How to Convict an Enron Fraud
Last week was a good one for my friend Andrew Nisbet and the energy market research firm he works for, McCullough Research
. Enron executives Ken Lay and Jeff Skilling
were convicted of a variety of charges stemming from driving a culture of fraud to tremendous wealth. Much of the testimony that has put Enron frauds in jail was discovered by the people at McCullough Research. Andrew is a not entirely satisfied, though, because the culture of fraud still exists. There is a list of 58 people who were on the Enron trading floor in Portland, Oregon. After reading their email, diaries, and spreadsheets for the last four years, Andrew is convinced that all of them were engaged in securities fraud. Less than one in five has been successfully prosecuted. Most of those not in jail are still engaged in energy trading.
This is part one of an interview with Andrew on the occasion of Lay and Skilling's conviction.
Meaningful Distinction: Why aren't the regulators catching these people?
Andrew Nisbet: The people who are supposed to regulate it have a vested interest in not admitting that there's a problem. The people who are supposed to catch Enron, and for that matter the big five producers in California, built the system and they have a vested interest right till this day in telling you that the system worked just fine. FERC (Federal Energy Regulatory Commission) was in the process of doing what I actually think in a very real extent was a good thing, deregulating the energy markets. They have a vested interest in saying, to the extent that there was a problem it wasn't what we were doing and it certainly has been dealt with it already.
One of the reasons I don't have complete confidence that just making things transparent would work is that you have to be motivated to deal with things.
MD: Additional checks and balances?
AN: During the middle of the California power crisis one of the big five who owned most of the generators in the LA area, suddenly on their EPA reporting forms cut the amount of pollution the produced by a factor of ten.
MD: One tenth of the...
AN: Suddenly by magic, the amount of pollution those plants were producing dropped....when they running. Not because sometimes they weren't running. We're not talking about the amount of pollution that they produced over average, we're talking about when they were turned on. The amount of pollution...
MD: Ten times as clean?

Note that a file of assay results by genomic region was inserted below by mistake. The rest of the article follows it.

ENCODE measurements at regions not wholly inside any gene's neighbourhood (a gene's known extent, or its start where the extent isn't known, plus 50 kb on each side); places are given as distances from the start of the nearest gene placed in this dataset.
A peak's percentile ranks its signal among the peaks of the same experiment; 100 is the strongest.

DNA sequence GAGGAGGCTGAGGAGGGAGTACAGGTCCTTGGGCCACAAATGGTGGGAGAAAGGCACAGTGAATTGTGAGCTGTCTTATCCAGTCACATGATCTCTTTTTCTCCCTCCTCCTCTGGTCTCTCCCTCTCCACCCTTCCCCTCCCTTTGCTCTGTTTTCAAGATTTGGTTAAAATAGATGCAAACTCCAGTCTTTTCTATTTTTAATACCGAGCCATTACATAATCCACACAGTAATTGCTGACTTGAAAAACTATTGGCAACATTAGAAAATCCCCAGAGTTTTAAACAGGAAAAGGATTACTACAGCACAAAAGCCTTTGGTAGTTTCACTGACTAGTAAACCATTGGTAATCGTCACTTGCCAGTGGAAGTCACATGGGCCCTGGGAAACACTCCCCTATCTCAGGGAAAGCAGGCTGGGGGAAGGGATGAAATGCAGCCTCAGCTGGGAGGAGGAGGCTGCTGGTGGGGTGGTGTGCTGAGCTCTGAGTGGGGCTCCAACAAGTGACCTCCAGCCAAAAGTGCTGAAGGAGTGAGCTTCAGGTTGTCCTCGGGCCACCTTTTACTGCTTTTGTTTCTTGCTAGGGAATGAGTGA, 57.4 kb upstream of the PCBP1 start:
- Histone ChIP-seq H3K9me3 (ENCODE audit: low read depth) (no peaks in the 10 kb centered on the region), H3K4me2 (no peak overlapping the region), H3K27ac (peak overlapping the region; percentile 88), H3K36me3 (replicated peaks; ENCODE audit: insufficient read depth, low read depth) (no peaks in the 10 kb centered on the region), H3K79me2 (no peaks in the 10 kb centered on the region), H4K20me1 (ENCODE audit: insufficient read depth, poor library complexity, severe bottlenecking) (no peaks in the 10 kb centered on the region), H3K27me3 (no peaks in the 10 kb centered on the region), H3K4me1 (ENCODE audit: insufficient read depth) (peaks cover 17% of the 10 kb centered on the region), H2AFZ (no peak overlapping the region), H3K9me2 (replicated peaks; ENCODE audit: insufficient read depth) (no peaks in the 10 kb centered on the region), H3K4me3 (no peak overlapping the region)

AN: Ten times as clean. They didn't change fuel sources. Because they would have had to note that. They put in no new equipment, they would have had to tell us. Just by magic, that happened.
Now, you can believe, if you choose that a sudden decision that instead of having the plant manager sign the forms they have to send to the EPA that gives the amount of pollution, having a central official sign all the forms that they sent to the EPA from all the plants decreased the amount of pollution. Or you can believe that magic decreased the pollution. Or possibly the immaculate polluter pole was suddenly used, or something... Or you can believe that they lied.
I know which one of those things I believe.
When it was pointed out to EPA, who has an immense budget and whose job it is...
MD: To find this?
AN: Well, I don't know what their job is. You would think, that if you worked at EPA you would care about pollution. But the fact of the matter is that when things like this were pointed out to the people who run the EPA's Acid Rain Database
, they remarked, “Oh. Well that does seem odd.”
And to the best of my knowledge, no one has even been questioned about this.
The people that collect the information, EPA keeps track of hourly production at all of the plants, they don't care. As long as the forms come in...he's a bureaucrat. Forms come in, boxes mainly filled out right.
MD: So, they could have no pollution protection, at all, right now and short of having giant gouts of black smoke?
AN: No one would give a shit. Nobody. The people who are bureaucrats, care that the paperwork is filled out right.
MD: Would you buy green power from Enron or any of the other big five?
AN: No, I wouldn't buy green power from anybody. If you're going to buy green power, what you're saying is that somehow electricity comes around in discreet packages.
MD: So is there any incentive for the power producers to actually generate honest numbers when reporting about green power sales?
AN: None that I can think of.